BUSINESS CHALLENGES: A BROADER PERSPECTIVE ON FLEXIBILITY
Flexibility has been subject to many varying corporate interpretations. In too many business cases, flexibility has become synonymous with remote work policies that enable employees to engage with the company on personalised terms. While this definition carried some weight prepandemic, it is of little differential utility now that entire industries have been forced to abandon their offices and routines. Instead, it may be helpful for businesses to think of flexibility as the practice of empowering people to realise the full value of their skills.
It is important to recognise that remote work on the scale we are currently witnessing poses several behavioural and processes challenges that can inhibit employees from realising their full potential in line with this broader painting of flexibility. Businesses that apply a service design lens to their actions to counter these challenges will be in a stronger position to compete when our operating environment corrects, and employee choice once again becomes a factor in remote work practices.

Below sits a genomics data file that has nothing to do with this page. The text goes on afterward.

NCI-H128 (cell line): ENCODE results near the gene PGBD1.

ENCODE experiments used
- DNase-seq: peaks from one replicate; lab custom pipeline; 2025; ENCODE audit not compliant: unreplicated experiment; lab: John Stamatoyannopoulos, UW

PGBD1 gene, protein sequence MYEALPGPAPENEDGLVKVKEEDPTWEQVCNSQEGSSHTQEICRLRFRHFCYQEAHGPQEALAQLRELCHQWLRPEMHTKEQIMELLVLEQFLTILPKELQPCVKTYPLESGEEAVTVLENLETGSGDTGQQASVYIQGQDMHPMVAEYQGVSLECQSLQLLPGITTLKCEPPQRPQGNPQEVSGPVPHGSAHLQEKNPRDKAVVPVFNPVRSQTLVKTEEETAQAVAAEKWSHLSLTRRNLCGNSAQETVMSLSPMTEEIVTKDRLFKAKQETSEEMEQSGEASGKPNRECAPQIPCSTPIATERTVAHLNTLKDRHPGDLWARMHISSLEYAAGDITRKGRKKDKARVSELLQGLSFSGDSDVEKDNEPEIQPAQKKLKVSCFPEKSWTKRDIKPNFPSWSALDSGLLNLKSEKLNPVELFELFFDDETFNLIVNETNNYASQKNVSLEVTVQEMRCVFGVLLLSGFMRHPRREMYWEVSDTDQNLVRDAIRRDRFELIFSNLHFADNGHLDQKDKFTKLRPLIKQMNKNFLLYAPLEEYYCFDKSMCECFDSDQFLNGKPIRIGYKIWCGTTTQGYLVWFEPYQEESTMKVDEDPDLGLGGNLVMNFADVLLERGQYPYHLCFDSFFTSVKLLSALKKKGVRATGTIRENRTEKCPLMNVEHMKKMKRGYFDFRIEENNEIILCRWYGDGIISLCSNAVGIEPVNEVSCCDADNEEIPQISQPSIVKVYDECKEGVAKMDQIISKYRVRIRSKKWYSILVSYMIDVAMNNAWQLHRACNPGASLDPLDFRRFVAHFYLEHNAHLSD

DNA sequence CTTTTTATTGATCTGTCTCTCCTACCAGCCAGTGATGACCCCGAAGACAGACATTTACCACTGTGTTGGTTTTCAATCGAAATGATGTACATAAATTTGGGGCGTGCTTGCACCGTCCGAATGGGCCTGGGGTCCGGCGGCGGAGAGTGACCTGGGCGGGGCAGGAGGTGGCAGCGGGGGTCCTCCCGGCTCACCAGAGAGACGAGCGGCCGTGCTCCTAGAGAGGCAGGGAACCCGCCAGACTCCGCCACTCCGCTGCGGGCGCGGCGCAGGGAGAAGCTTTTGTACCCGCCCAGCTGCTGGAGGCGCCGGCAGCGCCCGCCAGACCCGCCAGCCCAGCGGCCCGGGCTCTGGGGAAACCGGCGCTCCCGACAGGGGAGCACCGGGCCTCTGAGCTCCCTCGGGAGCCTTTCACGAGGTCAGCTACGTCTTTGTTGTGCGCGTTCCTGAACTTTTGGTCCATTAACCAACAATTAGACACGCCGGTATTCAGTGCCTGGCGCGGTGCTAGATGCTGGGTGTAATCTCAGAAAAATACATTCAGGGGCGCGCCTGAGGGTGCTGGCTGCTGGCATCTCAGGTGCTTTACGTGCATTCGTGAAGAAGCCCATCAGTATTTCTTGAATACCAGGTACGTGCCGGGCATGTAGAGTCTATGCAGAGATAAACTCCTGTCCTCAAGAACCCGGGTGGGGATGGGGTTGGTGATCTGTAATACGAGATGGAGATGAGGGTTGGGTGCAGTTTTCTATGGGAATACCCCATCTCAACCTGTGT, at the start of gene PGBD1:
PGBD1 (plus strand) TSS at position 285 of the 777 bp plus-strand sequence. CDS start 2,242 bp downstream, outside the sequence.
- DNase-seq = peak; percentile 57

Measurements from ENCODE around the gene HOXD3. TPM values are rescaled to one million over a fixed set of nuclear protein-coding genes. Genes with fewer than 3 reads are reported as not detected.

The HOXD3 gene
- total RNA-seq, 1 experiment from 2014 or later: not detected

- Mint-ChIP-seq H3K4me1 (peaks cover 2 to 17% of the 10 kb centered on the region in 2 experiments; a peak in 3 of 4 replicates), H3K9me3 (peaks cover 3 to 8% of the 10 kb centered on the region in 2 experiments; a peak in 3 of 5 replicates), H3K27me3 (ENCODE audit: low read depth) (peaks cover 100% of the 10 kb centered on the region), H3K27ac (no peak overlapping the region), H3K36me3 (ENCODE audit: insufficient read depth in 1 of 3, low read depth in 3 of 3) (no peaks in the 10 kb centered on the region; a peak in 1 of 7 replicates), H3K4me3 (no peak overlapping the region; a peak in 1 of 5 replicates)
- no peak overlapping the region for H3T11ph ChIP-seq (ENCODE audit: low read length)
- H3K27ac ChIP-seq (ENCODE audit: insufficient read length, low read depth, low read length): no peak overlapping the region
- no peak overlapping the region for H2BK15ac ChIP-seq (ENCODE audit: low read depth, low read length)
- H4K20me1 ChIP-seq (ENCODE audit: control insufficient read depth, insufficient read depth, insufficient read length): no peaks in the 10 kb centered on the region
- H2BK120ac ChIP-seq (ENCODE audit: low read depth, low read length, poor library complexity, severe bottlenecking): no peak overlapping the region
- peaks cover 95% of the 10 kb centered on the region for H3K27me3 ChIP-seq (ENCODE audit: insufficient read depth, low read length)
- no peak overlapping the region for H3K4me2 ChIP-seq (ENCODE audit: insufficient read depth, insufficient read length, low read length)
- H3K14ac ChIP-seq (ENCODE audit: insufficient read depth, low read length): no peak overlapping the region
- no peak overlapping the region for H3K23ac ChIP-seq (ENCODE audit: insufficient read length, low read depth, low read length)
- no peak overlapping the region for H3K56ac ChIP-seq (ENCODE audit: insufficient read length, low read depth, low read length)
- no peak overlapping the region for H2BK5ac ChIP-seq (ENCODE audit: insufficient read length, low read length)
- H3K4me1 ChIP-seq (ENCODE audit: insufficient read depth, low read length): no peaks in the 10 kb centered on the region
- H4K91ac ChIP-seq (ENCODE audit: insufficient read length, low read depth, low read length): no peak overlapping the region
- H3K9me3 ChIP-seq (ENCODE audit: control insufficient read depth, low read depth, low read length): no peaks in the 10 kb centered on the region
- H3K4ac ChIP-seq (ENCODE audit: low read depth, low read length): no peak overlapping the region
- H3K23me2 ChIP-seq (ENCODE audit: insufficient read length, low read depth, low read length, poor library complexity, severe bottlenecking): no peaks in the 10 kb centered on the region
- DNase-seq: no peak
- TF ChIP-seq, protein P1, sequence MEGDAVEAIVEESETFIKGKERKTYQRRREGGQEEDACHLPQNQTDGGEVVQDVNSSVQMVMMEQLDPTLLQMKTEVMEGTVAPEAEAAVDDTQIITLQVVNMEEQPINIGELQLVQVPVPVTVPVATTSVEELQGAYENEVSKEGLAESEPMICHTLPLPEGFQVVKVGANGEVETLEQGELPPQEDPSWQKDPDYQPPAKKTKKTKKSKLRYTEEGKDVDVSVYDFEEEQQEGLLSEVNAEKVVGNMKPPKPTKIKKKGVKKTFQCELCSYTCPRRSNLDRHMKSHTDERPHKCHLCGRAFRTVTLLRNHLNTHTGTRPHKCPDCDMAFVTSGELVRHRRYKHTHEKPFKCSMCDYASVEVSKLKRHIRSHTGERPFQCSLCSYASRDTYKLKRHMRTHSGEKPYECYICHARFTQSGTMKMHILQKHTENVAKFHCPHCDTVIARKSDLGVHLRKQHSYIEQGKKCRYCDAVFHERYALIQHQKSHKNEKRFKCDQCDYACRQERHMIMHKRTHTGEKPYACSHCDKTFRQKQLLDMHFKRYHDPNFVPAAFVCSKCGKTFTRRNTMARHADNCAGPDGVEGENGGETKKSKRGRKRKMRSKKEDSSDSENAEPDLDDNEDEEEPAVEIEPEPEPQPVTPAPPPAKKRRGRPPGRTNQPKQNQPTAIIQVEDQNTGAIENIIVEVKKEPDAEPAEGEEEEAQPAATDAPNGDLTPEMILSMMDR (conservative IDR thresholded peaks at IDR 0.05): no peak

Beyond software requirements and hardware limitations, one of the most immediate challenges tied to remote work has also proved to be the most obstinate: being remote first makes it incredibly difficult to be present. Physical separation always threatens to fester into isolation, not only from colleagues and friends but from the company’s mission that serves to connect, inspire, and motivate action.
When combined with any number of external market pressures threatening job security, it becomes very difficult for employees to sustain performance let alone generate momentum for new initiatives under the spectre of disconnection. This mindset affecting relatability is not sustainable from an individual or business perspective, and stems from the fact that the rituals of a physical workspace do not naturally translate to virtual environments.